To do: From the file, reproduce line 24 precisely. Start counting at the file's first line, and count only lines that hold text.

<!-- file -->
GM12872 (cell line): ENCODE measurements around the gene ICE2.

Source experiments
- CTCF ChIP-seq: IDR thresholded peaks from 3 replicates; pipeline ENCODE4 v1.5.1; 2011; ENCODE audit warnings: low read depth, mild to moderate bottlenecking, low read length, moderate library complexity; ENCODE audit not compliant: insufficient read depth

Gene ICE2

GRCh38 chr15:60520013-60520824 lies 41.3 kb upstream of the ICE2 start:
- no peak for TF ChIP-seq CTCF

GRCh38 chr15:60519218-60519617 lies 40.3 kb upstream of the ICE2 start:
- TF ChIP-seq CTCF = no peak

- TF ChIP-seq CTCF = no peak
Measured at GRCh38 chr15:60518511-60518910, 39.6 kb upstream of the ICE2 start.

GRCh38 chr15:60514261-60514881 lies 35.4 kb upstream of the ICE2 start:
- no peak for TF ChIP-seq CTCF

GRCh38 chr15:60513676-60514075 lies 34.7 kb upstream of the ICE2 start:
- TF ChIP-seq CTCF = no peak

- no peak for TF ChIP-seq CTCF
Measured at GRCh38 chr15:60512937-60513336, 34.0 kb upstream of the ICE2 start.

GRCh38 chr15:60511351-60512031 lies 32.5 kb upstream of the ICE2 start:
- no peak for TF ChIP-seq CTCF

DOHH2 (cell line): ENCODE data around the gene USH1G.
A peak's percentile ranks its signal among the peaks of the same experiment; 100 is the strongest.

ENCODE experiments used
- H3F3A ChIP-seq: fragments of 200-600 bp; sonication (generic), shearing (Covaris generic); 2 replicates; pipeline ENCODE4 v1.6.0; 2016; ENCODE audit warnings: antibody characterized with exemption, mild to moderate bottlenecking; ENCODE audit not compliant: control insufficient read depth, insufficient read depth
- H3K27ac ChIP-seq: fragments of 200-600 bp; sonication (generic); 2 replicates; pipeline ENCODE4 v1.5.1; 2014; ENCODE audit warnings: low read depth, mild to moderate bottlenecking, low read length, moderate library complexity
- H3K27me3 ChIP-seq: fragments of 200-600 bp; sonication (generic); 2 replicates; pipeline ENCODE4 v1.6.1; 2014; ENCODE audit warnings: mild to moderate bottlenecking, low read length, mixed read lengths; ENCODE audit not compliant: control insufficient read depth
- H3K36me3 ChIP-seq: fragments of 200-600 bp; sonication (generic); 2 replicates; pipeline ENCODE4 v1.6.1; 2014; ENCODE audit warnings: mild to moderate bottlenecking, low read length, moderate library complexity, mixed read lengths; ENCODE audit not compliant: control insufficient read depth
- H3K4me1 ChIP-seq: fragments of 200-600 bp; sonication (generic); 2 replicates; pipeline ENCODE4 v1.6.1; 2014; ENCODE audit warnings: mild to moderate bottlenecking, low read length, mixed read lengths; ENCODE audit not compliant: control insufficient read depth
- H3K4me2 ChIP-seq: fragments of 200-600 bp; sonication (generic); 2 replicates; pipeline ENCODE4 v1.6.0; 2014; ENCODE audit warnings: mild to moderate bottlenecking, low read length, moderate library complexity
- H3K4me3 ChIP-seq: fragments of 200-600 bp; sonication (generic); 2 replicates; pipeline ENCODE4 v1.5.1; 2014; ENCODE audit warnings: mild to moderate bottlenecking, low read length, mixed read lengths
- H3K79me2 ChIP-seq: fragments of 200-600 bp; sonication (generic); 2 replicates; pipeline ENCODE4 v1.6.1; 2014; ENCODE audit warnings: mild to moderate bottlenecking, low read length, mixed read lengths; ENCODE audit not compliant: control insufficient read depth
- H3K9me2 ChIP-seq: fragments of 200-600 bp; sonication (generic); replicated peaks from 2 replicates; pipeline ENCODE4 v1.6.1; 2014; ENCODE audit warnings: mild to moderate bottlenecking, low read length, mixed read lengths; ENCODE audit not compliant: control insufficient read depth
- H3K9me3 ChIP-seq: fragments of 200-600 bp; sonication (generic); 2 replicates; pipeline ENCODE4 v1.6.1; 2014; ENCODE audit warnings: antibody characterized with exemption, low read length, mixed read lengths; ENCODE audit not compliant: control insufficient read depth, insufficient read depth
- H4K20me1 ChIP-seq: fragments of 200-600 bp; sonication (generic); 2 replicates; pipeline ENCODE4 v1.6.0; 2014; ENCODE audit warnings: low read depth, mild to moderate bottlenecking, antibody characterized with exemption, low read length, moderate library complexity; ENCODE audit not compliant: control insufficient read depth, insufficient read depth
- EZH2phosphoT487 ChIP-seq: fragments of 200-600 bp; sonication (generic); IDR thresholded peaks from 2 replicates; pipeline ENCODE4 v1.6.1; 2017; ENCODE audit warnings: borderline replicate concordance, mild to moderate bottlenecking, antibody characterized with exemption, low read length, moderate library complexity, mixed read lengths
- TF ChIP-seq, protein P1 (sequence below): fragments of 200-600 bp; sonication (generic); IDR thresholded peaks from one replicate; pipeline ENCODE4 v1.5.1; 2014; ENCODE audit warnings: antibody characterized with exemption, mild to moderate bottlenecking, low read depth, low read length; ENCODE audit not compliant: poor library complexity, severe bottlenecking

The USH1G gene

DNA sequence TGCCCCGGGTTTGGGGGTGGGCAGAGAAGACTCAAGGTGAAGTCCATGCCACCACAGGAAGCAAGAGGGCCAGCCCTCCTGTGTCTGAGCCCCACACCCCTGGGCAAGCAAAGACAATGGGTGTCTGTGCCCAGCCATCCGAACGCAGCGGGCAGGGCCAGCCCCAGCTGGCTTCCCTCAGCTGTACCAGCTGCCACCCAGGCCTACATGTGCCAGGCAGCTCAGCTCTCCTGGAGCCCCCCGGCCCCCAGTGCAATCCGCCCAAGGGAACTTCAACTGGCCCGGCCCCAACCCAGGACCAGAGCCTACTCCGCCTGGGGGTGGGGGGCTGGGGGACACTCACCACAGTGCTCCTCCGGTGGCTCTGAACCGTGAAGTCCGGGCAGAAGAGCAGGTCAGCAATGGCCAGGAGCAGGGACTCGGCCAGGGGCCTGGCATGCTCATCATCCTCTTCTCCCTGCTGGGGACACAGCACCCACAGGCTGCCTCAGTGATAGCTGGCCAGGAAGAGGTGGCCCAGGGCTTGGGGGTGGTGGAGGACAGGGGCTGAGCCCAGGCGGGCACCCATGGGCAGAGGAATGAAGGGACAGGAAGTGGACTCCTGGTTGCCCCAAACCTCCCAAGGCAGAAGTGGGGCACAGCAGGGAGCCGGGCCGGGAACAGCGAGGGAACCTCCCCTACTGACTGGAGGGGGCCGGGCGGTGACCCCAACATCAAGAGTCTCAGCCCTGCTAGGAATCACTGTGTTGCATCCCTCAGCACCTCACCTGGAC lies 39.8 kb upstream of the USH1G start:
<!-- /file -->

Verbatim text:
- H3K27me3 ChIP-seq: fragments of 200-600 bp; sonication (generic); 2 replicates; pipeline ENCODE4 v1.6.1; 2014; ENCODE audit warnings: mild to moderate bottlenecking, low read length, mixed read lengths; ENCODE audit not compliant: control insufficient read depth